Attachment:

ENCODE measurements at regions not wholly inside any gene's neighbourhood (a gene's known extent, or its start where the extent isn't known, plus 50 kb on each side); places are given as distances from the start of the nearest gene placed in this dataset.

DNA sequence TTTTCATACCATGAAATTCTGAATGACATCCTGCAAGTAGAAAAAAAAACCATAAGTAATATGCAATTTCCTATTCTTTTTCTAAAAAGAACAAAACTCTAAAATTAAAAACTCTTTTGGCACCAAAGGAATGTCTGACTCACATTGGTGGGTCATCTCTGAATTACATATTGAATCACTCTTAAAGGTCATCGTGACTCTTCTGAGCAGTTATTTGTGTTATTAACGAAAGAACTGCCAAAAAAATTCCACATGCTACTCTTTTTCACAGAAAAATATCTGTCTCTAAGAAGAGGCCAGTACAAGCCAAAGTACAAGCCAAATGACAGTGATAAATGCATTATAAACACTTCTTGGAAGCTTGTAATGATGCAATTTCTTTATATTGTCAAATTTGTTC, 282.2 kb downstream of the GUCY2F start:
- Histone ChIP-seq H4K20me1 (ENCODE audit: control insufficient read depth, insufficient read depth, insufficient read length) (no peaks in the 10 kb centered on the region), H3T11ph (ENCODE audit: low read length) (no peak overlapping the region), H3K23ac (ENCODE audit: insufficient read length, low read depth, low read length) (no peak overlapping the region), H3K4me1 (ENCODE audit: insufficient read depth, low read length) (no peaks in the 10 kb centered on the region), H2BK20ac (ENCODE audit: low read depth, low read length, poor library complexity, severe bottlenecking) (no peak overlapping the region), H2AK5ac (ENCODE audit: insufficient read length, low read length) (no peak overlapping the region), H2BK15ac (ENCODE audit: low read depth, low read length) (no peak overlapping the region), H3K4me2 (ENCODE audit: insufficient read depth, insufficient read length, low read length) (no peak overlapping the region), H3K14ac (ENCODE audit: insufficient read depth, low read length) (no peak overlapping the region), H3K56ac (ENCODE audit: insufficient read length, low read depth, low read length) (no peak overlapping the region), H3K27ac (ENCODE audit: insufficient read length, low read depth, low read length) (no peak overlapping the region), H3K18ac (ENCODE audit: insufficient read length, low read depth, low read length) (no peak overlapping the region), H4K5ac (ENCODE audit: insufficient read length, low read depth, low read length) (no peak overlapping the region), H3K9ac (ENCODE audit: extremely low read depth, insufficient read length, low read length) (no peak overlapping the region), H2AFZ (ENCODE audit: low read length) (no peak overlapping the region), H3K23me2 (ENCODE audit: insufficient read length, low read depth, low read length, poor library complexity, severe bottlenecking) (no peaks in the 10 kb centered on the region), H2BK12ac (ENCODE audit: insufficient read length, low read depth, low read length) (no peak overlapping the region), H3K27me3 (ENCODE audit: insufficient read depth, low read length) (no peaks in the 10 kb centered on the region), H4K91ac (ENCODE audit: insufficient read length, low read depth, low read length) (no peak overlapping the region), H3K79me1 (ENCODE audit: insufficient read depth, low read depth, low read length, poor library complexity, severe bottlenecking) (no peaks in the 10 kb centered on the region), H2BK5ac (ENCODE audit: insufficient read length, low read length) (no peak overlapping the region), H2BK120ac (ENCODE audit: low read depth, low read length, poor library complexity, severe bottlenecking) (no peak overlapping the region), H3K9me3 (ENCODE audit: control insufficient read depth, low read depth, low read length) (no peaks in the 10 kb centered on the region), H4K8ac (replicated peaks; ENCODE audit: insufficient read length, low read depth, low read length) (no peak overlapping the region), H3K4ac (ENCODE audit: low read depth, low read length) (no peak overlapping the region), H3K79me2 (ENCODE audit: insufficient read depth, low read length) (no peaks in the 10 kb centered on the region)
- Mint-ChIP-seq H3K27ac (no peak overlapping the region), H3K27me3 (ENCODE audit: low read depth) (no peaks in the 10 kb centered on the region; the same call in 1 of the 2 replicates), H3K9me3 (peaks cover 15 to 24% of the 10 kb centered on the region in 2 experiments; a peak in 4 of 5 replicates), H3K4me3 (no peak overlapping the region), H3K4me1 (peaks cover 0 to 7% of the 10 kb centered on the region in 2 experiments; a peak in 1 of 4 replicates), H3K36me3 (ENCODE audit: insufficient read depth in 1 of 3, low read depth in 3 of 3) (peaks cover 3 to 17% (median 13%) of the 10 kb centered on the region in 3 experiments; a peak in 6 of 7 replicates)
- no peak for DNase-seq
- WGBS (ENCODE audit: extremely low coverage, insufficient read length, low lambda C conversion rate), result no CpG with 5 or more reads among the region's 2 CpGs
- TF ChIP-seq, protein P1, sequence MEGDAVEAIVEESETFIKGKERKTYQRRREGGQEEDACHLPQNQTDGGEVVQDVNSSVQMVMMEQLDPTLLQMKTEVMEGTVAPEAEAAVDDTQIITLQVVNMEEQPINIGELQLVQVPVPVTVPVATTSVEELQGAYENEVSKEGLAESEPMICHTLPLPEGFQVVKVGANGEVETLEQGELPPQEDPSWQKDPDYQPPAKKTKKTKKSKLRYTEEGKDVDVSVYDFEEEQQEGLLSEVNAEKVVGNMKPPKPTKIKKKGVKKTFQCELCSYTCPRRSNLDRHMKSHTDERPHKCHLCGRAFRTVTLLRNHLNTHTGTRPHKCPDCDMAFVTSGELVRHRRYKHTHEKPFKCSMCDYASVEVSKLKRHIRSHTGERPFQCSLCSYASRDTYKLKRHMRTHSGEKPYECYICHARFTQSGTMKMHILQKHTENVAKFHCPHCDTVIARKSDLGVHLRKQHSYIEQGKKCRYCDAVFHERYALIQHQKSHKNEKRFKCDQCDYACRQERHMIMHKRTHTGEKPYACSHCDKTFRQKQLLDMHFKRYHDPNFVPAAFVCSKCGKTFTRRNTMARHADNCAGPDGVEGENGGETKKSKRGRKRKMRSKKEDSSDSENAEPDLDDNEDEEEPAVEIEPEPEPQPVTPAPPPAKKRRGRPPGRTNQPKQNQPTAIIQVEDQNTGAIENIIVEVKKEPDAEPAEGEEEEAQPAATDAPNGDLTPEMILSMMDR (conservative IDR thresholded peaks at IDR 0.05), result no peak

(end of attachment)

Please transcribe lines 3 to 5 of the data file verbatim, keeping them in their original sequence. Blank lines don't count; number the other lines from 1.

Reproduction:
- Histone ChIP-seq H4K20me1 (ENCODE audit: control insufficient read depth, insufficient read depth, insufficient read length) (no peaks in the 10 kb centered on the region), H3T11ph (ENCODE audit: low read length) (no peak overlapping the region), H3K23ac (ENCODE audit: insufficient read length, low read depth, low read length) (no peak overlapping the region), H3K4me1 (ENCODE audit: insufficient read depth, low read length) (no peaks in the 10 kb centered on the region), H2BK20ac (ENCODE audit: low read depth, low read length, poor library complexity, severe bottlenecking) (no peak overlapping the region), H2AK5ac (ENCODE audit: insufficient read length, low read length) (no peak overlapping the region), H2BK15ac (ENCODE audit: low read depth, low read length) (no peak overlapping the region), H3K4me2 (ENCODE audit: insufficient read depth, insufficient read length, low read length) (no peak overlapping the region), H3K14ac (ENCODE audit: insufficient read depth, low read length) (no peak overlapping the region), H3K56ac (ENCODE audit: insufficient read length, low read depth, low read length) (no peak overlapping the region), H3K27ac (ENCODE audit: insufficient read length, low read depth, low read length) (no peak overlapping the region), H3K18ac (ENCODE audit: insufficient read length, low read depth, low read length) (no peak overlapping the region), H4K5ac (ENCODE audit: insufficient read length, low read depth, low read length) (no peak overlapping the region), H3K9ac (ENCODE audit: extremely low read depth, insufficient read length, low read length) (no peak overlapping the region), H2AFZ (ENCODE audit: low read length) (no peak overlapping the region), H3K23me2 (ENCODE audit: insufficient read length, low read depth, low read length, poor library complexity, severe bottlenecking) (no peaks in the 10 kb centered on the region), H2BK12ac (ENCODE audit: insufficient read length, low read depth, low read length) (no peak overlapping the region), H3K27me3 (ENCODE audit: insufficient read depth, low read length) (no peaks in the 10 kb centered on the region), H4K91ac (ENCODE audit: insufficient read length, low read depth, low read length) (no peak overlapping the region), H3K79me1 (ENCODE audit: insufficient read depth, low read depth, low read length, poor library complexity, severe bottlenecking) (no peaks in the 10 kb centered on the region), H2BK5ac (ENCODE audit: insufficient read length, low read length) (no peak overlapping the region), H2BK120ac (ENCODE audit: low read depth, low read length, poor library complexity, severe bottlenecking) (no peak overlapping the region), H3K9me3 (ENCODE audit: control insufficient read depth, low read depth, low read length) (no peaks in the 10 kb centered on the region), H4K8ac (replicated peaks; ENCODE audit: insufficient read length, low read depth, low read length) (no peak overlapping the region), H3K4ac (ENCODE audit: low read depth, low read length) (no peak overlapping the region), H3K79me2 (ENCODE audit: insufficient read depth, low read length) (no peaks in the 10 kb centered on the region)
- Mint-ChIP-seq H3K27ac (no peak overlapping the region), H3K27me3 (ENCODE audit: low read depth) (no peaks in the 10 kb centered on the region; the same call in 1 of the 2 replicates), H3K9me3 (peaks cover 15 to 24% of the 10 kb centered on the region in 2 experiments; a peak in 4 of 5 replicates), H3K4me3 (no peak overlapping the region), H3K4me1 (peaks cover 0 to 7% of the 10 kb centered on the region in 2 experiments; a peak in 1 of 4 replicates), H3K36me3 (ENCODE audit: insufficient read depth in 1 of 3, low read depth in 3 of 3) (peaks cover 3 to 17% (median 13%) of the 10 kb centered on the region in 3 experiments; a peak in 6 of 7 replicates)
- no peak for DNase-seq